PERSPECTIVE ON RUSSIA : Yelstin Has Himself to Blame, Too : Tactical and strategic blunders turned a political confrontation into a government crisis that is far from over.
Boris Yeltsin remains for the moment Russia’s most popular politician, although some opinion polls earlier this year put his vice president, Alexander Rutskoy, ahead of him. Neither Yeltsin’s popularity alone, however, nor the fact that he narrowly survived the weekend attempt to impeach him means that Russia’s political crisis is over. It is, moreover, far from clear that Yeltsin gained any significant ground over the past 10 days.
Although much of the blame for the impasse lies with the Russian legislature elected in 1990--the Supreme Soviet and its larger parent body, the Congress of People’s Deputies--many of Yeltsin’s wounds are self-inflicted. The time when he should have moved resolutely for approval of a new constitution and new elections was in late 1991 or the beginning of 1992 when his successful leadership of the resistance to the August, 1991, putsch had put his hard-line opponents on the defensive.
Having failed to achieve then the constitutional changes that would have helped to avert the present crisis, Yeltsin had a second alternative. That was to realize that presidential power in Russia was what it had long been in the United States--the power to persuade. Yeltsin needed to use the prestige of his office to the full to retain the support of a legislature that was eating out of his hand in the autumn of 1991.
Yeltsin’s political skill, which still cuts ice with a mass public, has fallen well short of requirements not only in dealings with the legislature he inherited and formerly dominated but also in some of his relationships within the executive. He made a cardinal mistake in allowing several of his most trusted personal advisers to humiliate Rutskoy and freeze him out of the decision-making process. If Rutskoy is open to blame for joining forces with the opposition while still occupying the post of vice president, it is partly the ham-fisted treatment of him by Yeltsin and, more especially, his aides, who turned a useful ally into a dangerous opponent.
To his mistakes of a year and more ago, Yeltsin added two more in his March 20 televised address to the people. The strategic mistake was to say that he was going to take special powers to rule by decree and thus bypass both the existing parliament (however unsatisfactory a body it may be) and the existing, much-amended constitution (however overdue its replacement has become). By indicating that he was no longer even in principle prepared to try to persuade the legislature of the constitutional changes that needed to be made, Yeltsin set a confrontational course--one whose chances of success were not improved by his failure to consult beforehand on the legality of such a projected move with the chairman of the Constitutional Court, Valery Zorkin.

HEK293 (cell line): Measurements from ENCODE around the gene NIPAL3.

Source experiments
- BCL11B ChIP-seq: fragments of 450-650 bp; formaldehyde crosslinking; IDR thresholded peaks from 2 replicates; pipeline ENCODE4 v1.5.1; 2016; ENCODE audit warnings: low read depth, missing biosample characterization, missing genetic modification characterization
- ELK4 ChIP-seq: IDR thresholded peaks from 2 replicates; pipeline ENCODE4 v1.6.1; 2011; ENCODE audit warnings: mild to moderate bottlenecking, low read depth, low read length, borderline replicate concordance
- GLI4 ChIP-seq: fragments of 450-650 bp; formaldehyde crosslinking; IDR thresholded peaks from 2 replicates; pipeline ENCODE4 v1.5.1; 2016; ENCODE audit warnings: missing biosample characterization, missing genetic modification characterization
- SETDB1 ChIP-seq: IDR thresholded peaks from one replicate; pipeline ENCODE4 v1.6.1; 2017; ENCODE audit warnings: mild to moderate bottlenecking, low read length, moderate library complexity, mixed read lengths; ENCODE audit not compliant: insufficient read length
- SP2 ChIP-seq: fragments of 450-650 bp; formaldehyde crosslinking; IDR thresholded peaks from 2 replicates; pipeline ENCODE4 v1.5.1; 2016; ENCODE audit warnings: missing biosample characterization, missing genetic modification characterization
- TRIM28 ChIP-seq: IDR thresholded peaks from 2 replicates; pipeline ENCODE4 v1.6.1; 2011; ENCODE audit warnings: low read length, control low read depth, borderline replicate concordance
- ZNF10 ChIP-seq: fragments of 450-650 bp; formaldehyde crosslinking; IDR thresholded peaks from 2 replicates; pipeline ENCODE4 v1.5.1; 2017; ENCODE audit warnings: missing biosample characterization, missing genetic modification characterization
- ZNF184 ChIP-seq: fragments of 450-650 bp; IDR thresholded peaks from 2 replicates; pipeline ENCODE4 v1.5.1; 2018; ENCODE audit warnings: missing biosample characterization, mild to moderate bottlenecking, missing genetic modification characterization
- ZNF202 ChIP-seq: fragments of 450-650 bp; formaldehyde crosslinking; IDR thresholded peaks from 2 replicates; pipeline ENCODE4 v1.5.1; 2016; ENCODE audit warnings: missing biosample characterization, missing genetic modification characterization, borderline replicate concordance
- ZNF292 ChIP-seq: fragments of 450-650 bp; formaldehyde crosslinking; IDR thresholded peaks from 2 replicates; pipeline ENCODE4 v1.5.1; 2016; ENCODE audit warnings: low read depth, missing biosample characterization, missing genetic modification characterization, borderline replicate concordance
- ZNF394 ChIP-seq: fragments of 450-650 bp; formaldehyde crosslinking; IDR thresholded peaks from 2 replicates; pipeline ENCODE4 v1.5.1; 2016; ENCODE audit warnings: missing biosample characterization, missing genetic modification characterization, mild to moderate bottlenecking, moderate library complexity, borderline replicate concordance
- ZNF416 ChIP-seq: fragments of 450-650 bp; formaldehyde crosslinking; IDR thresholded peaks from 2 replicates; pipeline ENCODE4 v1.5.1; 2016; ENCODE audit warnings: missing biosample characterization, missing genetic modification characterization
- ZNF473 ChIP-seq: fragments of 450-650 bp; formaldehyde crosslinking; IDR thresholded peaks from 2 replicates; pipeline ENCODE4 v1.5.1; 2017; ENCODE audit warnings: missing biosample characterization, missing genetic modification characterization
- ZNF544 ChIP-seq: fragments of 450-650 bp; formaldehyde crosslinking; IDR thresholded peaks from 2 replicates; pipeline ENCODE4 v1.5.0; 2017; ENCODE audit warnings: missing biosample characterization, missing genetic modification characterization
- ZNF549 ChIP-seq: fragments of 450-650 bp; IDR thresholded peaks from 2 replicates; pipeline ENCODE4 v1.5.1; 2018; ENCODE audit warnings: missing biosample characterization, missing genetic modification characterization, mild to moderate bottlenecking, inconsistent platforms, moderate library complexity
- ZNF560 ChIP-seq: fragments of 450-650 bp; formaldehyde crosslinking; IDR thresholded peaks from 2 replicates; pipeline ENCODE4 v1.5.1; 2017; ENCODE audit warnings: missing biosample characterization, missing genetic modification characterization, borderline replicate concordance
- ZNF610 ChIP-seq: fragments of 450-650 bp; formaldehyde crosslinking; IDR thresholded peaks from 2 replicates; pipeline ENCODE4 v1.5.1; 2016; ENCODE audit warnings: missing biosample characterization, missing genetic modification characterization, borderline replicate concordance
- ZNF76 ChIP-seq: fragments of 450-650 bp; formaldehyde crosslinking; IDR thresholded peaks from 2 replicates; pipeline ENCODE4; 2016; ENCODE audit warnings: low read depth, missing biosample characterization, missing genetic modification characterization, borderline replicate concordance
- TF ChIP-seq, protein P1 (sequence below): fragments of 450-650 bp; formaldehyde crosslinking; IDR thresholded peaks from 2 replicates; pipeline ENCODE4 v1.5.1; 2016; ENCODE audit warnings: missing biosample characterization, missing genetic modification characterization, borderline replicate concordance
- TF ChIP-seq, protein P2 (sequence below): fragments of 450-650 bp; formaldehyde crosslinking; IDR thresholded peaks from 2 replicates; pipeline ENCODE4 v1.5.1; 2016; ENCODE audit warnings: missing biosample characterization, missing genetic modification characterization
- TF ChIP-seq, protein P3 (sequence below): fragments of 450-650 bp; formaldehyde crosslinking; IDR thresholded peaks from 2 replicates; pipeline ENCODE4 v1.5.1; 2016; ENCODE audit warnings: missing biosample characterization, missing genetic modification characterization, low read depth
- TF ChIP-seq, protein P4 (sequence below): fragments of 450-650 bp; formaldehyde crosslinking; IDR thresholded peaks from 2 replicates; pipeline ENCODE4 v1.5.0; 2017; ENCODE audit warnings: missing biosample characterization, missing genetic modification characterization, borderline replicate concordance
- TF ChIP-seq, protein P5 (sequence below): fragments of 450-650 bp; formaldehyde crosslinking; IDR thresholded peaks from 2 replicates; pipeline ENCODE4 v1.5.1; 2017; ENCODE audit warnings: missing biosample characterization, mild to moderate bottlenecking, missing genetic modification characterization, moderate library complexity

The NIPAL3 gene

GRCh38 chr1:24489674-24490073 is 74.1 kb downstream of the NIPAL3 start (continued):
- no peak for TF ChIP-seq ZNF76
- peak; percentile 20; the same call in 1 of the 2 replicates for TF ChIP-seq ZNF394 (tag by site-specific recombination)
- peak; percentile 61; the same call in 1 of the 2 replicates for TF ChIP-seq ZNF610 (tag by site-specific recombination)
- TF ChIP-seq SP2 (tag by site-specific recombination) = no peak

The most serious disadvantage of seeking to impose a period of extraordinary rule by decree is that ultimately this would involve the president in relying on force. In the short term, Yeltsin probably can carry the army with him and, in particular, the crucial Ministry of Interior troops who come under the jurisdiction of the mayor of Moscow. But to the extent that Yeltsin puts himself in debt to those who have the means of wielding coercive power, he becomes dependent on them. It is far from clear that a Yeltsin increasingly beholden to the army, the Ministry of Interior and the Ministry of Security would be an improvement on a Yeltsin sharing power with an often recalcitrant Supreme Soviet.
Yeltsin’s second error, a tactical one, was to push for a referendum rather than to call, in his March 20 address, for simultaneous and early elections for both the presidency and the parliament. It is still likely that Yeltsin would win a new presidential election, and democratic elections offer the best way out of the present impasse. The most hopeful moment during the current political crisis came at the weekend when President Yeltsin and the chairman of the Supreme Soviet, Ruslan Khasbulatov, reached their private agreement to hold such joint elections. It is tragic that the proposal was rejected by the Congress of People’s Deputies, although less than wholly surprising, since the abolition of the Congress and new elections for a smaller parliament would spell political oblivion for most of the deputies. But this is part of the price Yeltsin is paying for accepting the need for new elections too late.
Yeltsin’s courage has never been in question. His previously much-vaunted decisiveness, consistency and political acumen are, however, in grave doubt. He has changed his mind on important issues several times even within the past week. That in itself is not necessarily wrong, but his lack of a coherent strategy, either for replacing the parliament that stood by him in August, 1991, or for persuading it of the need for further constitutional change, has played its own unfortunate part in undermining the development of democracy in Russia.